The NR-PM1 mass concentrations across the three sites differed slightly (Fig. 1b, top panel). The mean concentration at the T0a site upwind of Manaus was 10.5 µg m−3. The mean concentrations at the T2 site just downwind of Manaus and at the T3 site further downwind were 12.5 and 12.2 µg m−3, respectively, representing an increase of about 20 % relative to the upwind site. By comparison, increases of 200 % to 300 % relative to the upwind site were observed during the wet season (de Sá et al., 2018). In absolute mass concentration, however, the difference between upwind and downwind sites of 1 to 2 µg m−3 was similar between seasons, suggesting contributions from urban pollution of the same order of magnitude in both seasons. The larger percent increase for the wet season is explained by background concentrations of 1 µg m−3, which are an order of magnitude lower compared to the dry season.
The time series of organic mass concentrations across the three sites were well correlated across the 2 months when considering the timescale of a day (Fig. 2a; ). Similar behavior was observed for sulfate mass concentrations (Fig. 2b; ). The T0a and T3 sites were separated by 215 km. This result shows that sources and processes of PM1 production at a regional scale were important during the dry season. The data also show that for timescales of an hour the sites were less correlated ( for sulfate, and for organic mass concentrations). The large spikes in organic mass concentrations observed at T3 but generally smaller at T2 and absent at T0a could be explained by episodic fires along the Solimões River, especially during nighttime (Fig. 3).
In addition to the widespread and frequent occurrence of fires in the Amazon basin during the dry season (Fig. 3), meteorological conditions may also favor a regional reach of events (Sect. S3). For example, high organic concentrations were observed during the period of 17 to 23 August. During that week, widespread biomass-burning activity in the basin (beyond the scale of Fig. 3), in conjunction with a lack of precipitation events, clear skies, and temperatures of 35 ∘C during daytime, allowed for intense photochemical activity and buildup of PM1. There appeared to be an offset in PM1 concentrations by 1 d between T0a and T3 during that time, which would be consistent with the transport across 215 km from T0a to T3 for typical easterlies averaging 3 m s−1 over the course of a day. In short, a combination of regional-scale biomass-burning activity and meteorological conditions greatly influenced the mass concentration of PM1 at the three sites.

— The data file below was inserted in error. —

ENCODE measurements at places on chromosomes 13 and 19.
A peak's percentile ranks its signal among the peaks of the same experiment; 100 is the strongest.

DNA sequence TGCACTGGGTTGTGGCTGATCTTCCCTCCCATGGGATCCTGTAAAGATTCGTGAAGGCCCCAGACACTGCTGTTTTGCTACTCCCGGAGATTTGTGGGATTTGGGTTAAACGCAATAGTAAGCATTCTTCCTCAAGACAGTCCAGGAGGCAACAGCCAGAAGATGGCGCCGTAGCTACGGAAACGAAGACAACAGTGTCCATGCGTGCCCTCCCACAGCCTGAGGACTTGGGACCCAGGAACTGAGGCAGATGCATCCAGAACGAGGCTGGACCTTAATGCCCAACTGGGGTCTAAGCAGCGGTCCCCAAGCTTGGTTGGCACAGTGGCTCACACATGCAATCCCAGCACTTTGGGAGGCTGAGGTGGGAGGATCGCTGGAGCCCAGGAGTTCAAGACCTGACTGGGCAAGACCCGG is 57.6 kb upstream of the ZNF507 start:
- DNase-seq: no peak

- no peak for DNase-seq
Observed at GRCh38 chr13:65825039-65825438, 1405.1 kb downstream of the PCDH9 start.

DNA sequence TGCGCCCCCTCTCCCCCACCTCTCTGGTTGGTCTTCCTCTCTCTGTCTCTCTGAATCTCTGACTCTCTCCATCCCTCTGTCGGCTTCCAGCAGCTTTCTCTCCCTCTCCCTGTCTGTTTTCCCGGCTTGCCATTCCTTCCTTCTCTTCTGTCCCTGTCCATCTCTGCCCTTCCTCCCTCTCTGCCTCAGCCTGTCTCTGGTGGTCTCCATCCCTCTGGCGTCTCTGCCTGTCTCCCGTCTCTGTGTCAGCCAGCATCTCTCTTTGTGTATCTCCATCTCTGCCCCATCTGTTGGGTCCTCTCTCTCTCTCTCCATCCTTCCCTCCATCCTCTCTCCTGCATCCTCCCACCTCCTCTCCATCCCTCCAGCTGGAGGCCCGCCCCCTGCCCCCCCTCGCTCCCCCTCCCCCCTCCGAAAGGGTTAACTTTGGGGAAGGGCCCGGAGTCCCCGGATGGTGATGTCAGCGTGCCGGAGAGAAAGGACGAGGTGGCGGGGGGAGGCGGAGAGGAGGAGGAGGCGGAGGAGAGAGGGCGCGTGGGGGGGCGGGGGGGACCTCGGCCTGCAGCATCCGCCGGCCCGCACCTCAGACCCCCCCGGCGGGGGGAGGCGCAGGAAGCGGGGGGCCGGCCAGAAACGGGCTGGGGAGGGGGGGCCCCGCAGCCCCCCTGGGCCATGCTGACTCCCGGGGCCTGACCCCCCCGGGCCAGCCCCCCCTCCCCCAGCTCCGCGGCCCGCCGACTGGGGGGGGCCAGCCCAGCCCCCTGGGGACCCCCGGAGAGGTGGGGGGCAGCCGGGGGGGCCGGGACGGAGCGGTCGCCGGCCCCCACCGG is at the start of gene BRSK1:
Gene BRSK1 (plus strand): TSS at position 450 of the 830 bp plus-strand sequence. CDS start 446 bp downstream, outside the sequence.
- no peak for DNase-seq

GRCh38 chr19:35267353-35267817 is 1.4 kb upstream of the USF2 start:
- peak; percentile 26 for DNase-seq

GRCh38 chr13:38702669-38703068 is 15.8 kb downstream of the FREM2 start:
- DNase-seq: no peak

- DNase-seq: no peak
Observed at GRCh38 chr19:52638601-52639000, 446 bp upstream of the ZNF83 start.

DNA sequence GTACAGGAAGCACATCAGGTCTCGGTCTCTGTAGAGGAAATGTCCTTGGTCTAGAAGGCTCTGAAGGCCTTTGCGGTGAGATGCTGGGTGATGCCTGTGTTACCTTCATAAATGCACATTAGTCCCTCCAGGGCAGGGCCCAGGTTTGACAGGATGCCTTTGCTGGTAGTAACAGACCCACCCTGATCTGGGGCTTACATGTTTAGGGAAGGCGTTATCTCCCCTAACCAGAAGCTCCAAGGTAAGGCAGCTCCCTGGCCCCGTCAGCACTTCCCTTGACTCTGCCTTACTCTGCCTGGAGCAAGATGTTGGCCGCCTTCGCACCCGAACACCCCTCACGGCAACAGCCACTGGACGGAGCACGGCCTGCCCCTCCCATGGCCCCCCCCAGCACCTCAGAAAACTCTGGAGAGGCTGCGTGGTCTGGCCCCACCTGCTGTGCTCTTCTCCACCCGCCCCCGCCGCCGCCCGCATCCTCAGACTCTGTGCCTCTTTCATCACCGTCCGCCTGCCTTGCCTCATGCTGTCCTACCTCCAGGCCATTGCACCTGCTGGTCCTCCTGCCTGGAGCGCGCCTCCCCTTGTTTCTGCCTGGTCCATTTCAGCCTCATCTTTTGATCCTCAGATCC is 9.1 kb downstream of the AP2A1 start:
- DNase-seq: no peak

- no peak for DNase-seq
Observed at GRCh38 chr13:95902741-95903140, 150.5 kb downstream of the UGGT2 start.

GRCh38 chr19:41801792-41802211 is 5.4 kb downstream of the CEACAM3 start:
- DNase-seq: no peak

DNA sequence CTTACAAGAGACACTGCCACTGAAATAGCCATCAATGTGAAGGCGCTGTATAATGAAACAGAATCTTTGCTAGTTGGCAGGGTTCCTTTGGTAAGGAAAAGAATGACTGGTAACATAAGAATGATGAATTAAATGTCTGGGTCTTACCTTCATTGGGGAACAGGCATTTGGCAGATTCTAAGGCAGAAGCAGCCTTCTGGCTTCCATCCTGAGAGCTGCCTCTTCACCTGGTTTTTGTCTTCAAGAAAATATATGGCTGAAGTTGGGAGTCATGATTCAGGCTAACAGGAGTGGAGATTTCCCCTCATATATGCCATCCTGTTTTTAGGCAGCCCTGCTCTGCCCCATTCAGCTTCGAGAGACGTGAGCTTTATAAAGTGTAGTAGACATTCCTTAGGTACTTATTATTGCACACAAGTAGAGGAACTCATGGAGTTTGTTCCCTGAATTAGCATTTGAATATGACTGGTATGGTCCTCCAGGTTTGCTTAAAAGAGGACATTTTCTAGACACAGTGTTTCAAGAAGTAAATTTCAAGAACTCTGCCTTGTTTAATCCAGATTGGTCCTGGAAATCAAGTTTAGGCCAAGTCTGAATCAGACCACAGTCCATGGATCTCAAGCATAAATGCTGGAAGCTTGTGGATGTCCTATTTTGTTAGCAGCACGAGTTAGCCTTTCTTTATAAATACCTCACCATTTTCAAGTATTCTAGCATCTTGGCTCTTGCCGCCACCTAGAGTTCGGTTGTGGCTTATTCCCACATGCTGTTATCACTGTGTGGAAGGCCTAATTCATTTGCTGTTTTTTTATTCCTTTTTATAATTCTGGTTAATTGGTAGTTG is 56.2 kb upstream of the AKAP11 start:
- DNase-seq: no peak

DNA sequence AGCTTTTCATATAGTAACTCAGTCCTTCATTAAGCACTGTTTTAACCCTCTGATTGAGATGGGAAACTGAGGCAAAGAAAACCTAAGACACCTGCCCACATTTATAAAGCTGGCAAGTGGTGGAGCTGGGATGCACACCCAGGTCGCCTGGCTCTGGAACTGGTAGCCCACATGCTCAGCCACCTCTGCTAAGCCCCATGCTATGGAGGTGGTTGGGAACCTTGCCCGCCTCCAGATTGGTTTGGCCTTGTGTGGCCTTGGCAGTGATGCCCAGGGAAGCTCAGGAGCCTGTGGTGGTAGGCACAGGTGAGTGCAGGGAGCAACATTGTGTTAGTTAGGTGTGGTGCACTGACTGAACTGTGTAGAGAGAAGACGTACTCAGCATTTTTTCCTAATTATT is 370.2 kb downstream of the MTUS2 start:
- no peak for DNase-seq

The diel variability of organic and sulfate mass concentrations for the three sites is shown in Fig. 4. Organic mass concentrations were slightly higher at the T2 and T3 sites compared to the T0a site, as expected. The variability was larger at the T2 and T3 sites, especially at night. These two sites are closer to populated areas along the path of the Solimões River and thus are also closer to local biomass-burning sources. Activities include burning of crops and trash in houses and farms as well burning of wood in brick kilns (Martin et al., 2016; Cirino et al., 2018). Stagnant air and a shallow boundary layer during the night might explain how variable biomass-burning emissions lead to larger organic mass concentrations and variability at night compared to the day.